Survival of the Fittest: London Town

Four months ago, my crazy, mad, badass friend Christina, suggested a group of us equally badass, crazy girls form a team and get ourselves registered for Survival of the Fittest, in London. ‘Of course!’ we all said. ‘We’re really hardcore, we can totally take this’. We met once to discuss training and plans over dinner – and then, as with all best laid plans, life got a little bit in the way. There was work, and holidays, and injuries and well, it couldn’t be that hard could it?

A week before the event I went into flat panic. I knew I could manage the running. But the obstacles? What if I fell and broke something? Or worse? What if I couldn’t *do* any of them? Cue massive online crowd sourcing and googling – which put most of my anxiety to rest. Basic fitness should do. But only just. So that just left me time to paint my nails. Race day nails are a sacred tradition.

Saturday morning arrived and the day started with an alarm call at 6am, not my usual weekend routine (urg), and we were all more than a little bleary eyed in the cab ride from West London down to Battersea Power Station (thanks National Rail for your impeccably timed engineering works). But the cobwebs were briskly blown away by the Arctic temperatures we were greeted with when arriving at the site. It was BRASS MONKEYS cold. Even with five layers and a hoodie, at 7:30am the sun had made absolutely no impact whatsoever. My first thought was, how on earth were we going to manage an ice bath? And secondly what the actual f*ck was I thinking? No training! Freezing conditions! *meltdown*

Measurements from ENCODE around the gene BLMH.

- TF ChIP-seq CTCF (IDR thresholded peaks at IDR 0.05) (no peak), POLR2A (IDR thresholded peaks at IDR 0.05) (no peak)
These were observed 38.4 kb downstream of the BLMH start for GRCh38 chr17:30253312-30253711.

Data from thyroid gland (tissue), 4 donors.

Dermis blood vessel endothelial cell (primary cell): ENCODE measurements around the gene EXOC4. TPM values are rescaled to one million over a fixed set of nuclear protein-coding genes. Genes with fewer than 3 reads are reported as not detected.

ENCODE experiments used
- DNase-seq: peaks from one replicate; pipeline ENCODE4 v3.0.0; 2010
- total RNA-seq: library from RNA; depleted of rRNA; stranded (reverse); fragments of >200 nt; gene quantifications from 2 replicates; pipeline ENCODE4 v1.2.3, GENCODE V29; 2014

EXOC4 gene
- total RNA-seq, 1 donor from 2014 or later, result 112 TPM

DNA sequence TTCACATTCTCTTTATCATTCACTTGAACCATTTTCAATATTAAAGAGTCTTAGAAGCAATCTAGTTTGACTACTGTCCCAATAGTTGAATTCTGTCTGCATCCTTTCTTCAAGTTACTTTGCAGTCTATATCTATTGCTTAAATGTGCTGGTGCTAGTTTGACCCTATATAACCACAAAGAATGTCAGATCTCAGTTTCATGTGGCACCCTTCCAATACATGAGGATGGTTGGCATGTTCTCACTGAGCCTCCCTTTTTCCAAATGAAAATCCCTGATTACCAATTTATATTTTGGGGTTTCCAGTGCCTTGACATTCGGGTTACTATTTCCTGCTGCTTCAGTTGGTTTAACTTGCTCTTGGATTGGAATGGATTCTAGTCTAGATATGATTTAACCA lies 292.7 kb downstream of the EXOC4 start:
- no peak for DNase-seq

But at least it wasn’t raining. It is November after all, miraculous weather!

Well hello there Battersea Power Station, looking all sunshine pretty!

By 8am we had signed our disclaimers (favourite phrase: ‘No Showboating on the obstacles’) and located the bag drop. Other than having to pay an additional £2 for the bag drop (remember – this race cost £65 to enter…) the whole process ran like clockwork. Bags sorted, race numbers picked up (with safety pins included and they provided pens, luxury) and we were ready to go.

Obstacles! Strategy! *actual fear of death* 

The Mud Honeys: (L-R) Christina, me, Matlida, Tina and Chris

Just after 9am, we were ushered to the start line, and after a very quick warm up and debrief on safety (‘Don’t play with the traffic on Queenstown Road’) we started at bang on 9:15, the allocated slot for Wave Two. We were right to pick an early start, thankfully very little mud at the beginning of the course and after clambering over the first obstacle of hay bales we were off to tackle the rest.

A bit of jumping, criss crossing, and clambering and we found ourselves at the Monkey Bars. Given I have very little upper body strength, I was dreading this one the most so was very pleased it came so early in the race. The actual bars happened to be rather high off the ground and I could not reach them without a jump off the base bars. My actual nightmare and while we were contemplating whether to jump and swing, the girl in front of us lost her grip, fell and and landed slightly askew on her ankle with a sickening ‘crack’. White with shock, she said, very calmly ‘I think I heard something crack’. We agreed. Again, the race was spectacularly catered for and huge kudos to the marshals, who got her off the course out of harm’s way. They got her looked after very quickly, and it looked like she was in safe hands, so we moved along.